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The Aussie dollar is near a 2-year high. Here’s what it means for ASX shares

The Aussie dollar is nearing a 2-year high against the US dollar. Here’s what that means for ASX shares and the share market.
The post The Aussie dollar is near a 2-year high. Here’s what it means for ASX shares appeared first on Motley Fool Australia. –

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The Australian dollar, our proud national currency, is having a great time lately. At the time of writing, ‘the Aussie’ is buying 73.62 US cents, after touching the 74 US cents mark briefly earlier this week. At these levels, the Aussie is getting awfully close to breaking a 2-year high of 74.1 US cents.

It’s been a remarkable turnaround for the national currency, which was trading as low as 70 US cents just at the start of this month. We are now almost 30% higher from the record lows the dollar touched during the coronavirus-induced market crash that we went through in March and April. Back then, our dollar dipped as low as 55 US cents, its lowest level against the greenback since 2002.

Our dollar is also now far higher against the US dollar than where it was back in January and February, before the pandemic took hold. So what does a higher dollar mean for ASX shares?

Buying shares with an Aussie dollar

There’s a reason why the dollar is one of the most oft-quoted financial statistics on a day-to-day basis. It affects almost everything in the economy, which means it affects the ASX-listed companies that operate within it.

So, the exchange rate of our dollar basically determines how cheap or expensive it is to import and export goods and services in and out of Australia.

According to reporting in the Australian Financial Review (AFR), if our currency is higher, it is relatively more expensive for Australian companies to send exports offshore, as international buyers have to pay us in Aussie dollars, which have become dearer. Conversely in this situation, it is cheaper for Australian individuals and businesses to buy goods or services denoted in other currencies. That’s why we often see things like iPhones, TVs and petrol fall in price when our dollar is high.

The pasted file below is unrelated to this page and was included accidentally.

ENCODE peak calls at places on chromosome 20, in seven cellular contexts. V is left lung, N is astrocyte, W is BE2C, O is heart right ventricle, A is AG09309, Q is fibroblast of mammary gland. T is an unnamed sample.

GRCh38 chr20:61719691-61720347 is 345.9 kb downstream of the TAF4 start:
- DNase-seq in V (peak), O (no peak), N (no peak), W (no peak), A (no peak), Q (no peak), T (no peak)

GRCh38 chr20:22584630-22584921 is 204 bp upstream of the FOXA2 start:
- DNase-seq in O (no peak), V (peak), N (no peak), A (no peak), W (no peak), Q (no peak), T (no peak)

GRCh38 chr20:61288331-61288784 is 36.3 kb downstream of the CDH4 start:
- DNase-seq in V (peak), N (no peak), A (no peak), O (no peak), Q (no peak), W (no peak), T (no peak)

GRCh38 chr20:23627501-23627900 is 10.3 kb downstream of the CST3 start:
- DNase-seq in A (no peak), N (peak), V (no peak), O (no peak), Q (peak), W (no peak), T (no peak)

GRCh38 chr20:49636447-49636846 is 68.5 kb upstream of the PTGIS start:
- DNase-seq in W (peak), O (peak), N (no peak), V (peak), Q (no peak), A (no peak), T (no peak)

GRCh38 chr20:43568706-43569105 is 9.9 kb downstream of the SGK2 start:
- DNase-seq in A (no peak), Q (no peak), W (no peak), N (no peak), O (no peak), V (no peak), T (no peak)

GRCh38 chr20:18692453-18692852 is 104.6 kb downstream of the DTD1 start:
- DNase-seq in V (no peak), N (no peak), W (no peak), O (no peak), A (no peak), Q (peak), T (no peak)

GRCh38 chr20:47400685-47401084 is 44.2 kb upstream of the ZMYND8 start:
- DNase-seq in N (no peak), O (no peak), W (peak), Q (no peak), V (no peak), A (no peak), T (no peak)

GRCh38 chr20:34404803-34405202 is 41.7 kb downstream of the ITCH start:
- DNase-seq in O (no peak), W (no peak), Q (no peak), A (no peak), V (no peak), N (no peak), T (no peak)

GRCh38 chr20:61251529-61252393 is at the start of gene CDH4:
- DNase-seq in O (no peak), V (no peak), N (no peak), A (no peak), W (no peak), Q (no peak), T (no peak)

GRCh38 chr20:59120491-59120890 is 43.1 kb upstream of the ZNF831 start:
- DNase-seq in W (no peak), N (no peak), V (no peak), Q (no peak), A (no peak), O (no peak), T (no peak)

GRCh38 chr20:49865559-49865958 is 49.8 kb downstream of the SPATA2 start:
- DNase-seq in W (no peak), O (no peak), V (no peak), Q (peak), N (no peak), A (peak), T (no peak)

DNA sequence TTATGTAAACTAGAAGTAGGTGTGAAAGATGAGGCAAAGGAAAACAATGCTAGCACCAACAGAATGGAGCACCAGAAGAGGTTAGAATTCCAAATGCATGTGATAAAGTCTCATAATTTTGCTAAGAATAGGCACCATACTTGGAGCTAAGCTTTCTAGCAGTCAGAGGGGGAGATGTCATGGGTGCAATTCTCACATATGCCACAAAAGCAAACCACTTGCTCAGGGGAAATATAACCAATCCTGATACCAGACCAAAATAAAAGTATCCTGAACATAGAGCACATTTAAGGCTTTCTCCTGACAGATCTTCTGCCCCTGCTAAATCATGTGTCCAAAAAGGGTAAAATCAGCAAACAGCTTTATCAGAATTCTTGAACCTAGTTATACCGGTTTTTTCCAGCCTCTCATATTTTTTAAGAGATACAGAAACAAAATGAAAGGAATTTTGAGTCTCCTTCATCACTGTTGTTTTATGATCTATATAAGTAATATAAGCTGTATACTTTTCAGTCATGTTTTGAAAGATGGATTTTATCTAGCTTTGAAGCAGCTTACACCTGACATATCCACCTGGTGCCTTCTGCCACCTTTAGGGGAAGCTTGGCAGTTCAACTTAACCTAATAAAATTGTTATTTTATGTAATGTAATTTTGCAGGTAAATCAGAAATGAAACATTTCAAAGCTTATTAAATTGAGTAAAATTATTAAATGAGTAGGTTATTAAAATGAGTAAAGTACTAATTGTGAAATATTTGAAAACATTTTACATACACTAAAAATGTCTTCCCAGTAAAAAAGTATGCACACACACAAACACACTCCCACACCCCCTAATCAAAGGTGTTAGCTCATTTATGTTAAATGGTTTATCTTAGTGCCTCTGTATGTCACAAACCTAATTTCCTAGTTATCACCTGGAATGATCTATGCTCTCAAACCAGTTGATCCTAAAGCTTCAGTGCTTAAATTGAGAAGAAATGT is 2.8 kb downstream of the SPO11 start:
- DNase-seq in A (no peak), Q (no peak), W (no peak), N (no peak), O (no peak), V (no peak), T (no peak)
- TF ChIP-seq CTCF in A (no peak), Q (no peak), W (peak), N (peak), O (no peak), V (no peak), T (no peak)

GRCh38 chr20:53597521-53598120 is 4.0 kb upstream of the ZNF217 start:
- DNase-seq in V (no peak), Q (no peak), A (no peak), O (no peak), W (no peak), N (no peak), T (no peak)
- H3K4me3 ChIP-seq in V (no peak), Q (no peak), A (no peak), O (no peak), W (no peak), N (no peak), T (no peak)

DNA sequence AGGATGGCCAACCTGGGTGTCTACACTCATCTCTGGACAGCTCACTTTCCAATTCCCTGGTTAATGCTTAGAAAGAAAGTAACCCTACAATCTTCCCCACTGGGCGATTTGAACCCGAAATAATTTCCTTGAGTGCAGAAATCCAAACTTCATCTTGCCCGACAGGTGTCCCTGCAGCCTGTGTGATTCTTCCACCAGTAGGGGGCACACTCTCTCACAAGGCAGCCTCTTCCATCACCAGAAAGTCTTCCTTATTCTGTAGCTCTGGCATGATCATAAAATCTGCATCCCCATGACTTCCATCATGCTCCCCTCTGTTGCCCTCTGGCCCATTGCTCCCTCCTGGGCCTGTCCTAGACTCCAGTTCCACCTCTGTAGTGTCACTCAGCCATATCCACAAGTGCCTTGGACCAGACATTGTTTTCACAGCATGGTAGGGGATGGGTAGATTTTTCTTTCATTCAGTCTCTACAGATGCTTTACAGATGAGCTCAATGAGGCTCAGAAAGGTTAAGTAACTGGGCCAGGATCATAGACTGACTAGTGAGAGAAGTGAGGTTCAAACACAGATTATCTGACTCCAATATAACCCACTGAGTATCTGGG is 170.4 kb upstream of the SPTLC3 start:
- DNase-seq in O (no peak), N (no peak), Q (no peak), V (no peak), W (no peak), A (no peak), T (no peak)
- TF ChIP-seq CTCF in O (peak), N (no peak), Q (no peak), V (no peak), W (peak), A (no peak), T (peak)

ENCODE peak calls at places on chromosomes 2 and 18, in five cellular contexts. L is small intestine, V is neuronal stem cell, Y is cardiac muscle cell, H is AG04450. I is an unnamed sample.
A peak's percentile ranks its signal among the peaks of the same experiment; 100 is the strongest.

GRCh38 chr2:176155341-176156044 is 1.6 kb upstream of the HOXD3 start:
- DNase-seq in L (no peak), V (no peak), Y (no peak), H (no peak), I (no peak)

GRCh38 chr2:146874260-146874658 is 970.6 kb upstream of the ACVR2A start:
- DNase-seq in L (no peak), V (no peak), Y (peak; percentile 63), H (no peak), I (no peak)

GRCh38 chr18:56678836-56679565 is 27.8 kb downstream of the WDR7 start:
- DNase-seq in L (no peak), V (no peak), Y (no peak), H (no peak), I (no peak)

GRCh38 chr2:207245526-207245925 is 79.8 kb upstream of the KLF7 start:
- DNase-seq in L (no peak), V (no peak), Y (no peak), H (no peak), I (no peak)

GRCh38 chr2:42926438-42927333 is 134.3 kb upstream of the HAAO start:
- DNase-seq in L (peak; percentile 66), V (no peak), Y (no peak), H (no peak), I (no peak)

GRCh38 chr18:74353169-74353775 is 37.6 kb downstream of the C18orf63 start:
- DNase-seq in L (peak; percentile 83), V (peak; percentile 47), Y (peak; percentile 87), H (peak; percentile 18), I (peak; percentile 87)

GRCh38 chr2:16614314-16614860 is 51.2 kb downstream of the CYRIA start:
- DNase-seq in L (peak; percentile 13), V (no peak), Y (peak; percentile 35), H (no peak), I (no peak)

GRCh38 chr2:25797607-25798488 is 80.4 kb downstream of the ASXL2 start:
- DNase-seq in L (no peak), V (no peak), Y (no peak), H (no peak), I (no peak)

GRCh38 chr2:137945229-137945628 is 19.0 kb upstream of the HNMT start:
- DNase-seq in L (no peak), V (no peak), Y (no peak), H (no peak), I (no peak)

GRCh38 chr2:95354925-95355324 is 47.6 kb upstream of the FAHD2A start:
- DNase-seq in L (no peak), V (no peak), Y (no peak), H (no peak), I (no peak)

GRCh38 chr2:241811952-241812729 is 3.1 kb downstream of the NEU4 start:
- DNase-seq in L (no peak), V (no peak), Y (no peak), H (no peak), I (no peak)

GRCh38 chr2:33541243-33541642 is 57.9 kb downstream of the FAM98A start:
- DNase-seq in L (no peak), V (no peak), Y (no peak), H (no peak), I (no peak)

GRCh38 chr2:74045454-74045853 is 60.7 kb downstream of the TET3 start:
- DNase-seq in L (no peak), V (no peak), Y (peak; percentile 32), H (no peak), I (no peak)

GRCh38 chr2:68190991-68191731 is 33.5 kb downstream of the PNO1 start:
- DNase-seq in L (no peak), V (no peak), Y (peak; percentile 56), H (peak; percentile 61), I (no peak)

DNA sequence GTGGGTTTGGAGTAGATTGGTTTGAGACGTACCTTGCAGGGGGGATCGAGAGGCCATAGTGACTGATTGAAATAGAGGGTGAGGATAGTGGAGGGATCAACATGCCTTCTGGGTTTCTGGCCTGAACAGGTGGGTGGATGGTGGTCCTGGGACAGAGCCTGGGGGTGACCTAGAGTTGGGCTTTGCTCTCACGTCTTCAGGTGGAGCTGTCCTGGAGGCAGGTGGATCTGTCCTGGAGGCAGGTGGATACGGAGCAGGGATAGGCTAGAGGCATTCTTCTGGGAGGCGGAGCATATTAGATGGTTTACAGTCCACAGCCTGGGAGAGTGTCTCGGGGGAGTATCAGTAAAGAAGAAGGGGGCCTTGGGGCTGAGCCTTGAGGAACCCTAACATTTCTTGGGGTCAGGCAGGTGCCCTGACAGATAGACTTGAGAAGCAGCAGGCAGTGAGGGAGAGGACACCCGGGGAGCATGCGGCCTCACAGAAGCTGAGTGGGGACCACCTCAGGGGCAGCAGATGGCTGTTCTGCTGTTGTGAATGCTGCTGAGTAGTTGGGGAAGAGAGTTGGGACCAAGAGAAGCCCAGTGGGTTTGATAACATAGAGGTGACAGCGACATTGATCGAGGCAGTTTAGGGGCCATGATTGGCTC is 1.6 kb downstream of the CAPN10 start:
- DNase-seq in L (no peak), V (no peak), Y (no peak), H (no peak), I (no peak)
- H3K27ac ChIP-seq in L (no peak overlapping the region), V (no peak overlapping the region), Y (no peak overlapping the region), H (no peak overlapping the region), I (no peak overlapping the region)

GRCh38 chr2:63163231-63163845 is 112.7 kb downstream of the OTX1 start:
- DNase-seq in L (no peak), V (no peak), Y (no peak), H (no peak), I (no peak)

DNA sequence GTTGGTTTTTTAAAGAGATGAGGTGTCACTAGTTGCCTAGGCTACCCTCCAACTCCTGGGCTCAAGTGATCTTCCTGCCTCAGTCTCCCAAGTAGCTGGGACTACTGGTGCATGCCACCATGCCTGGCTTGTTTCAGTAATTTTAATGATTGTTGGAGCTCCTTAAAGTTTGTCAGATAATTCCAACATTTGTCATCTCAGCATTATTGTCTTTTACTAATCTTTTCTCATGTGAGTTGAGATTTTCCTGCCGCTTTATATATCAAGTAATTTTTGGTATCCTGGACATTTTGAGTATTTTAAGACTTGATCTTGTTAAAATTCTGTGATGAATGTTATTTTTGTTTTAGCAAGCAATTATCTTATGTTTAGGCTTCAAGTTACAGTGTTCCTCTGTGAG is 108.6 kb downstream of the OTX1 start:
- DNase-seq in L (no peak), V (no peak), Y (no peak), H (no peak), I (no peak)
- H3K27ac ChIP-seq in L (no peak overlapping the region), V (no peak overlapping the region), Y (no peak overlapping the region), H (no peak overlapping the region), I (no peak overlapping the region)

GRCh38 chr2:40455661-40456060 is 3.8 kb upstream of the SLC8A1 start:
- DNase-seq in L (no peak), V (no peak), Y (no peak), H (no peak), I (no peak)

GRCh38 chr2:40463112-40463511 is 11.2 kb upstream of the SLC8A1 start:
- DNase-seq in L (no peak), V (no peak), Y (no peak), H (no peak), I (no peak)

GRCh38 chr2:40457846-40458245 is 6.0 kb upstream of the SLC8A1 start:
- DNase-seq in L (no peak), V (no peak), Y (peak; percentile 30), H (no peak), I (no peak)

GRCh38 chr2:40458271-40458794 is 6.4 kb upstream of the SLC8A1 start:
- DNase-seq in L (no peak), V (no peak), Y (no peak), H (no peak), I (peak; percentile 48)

But this works the other way as well. When our dollar is relatively low (as it was back in March), it is cheaper for Australian companies to send their goods and services offshore, and more expensive for us to import things.

So, let’s talk about the companies that stand to benefit from a higher dollar.

ASX winners and losers

Companies that import goods are well-placed to benefit from the higher dollar. This includes shares like JB Hi-Fi Limited (ASX: JBH), Harvey Norman Holdings Limited (ASX: HVN) and Ampol Ltd (ASX: ALD). If TVs, petrol and computers become cheaper for these companies to buy wholesale due to a more valuable Aussie dollar, they can either pocket the extra profit, or pass it on to consumers in the form of lower prices, without taking a hit to the bottom line.

Conversely, for companies that sell Aussie goods and services to the world, things are getting more expensive. This affects resources stocks like BHP Group Ltd (ASX: BHP) and Woodside Petroleum Limited (ASX: WPL).

So a higher dollar is evidently something to consider for ASX shares going forward!

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Motley Fool contributor Sebastian Bowen has no position in any of the stocks mentioned. The Motley Fool Australia has no position in any of the stocks mentioned. We Fools may not all hold the same opinions, but we all believe that considering a diverse range of insights makes us better investors. The Motley Fool has a disclosure policy. This article contains general investment advice only (under AFSL 400691). Authorised by Scott Phillips.

The post The Aussie dollar is near a 2-year high. Here’s what it means for ASX shares appeared first on Motley Fool Australia.

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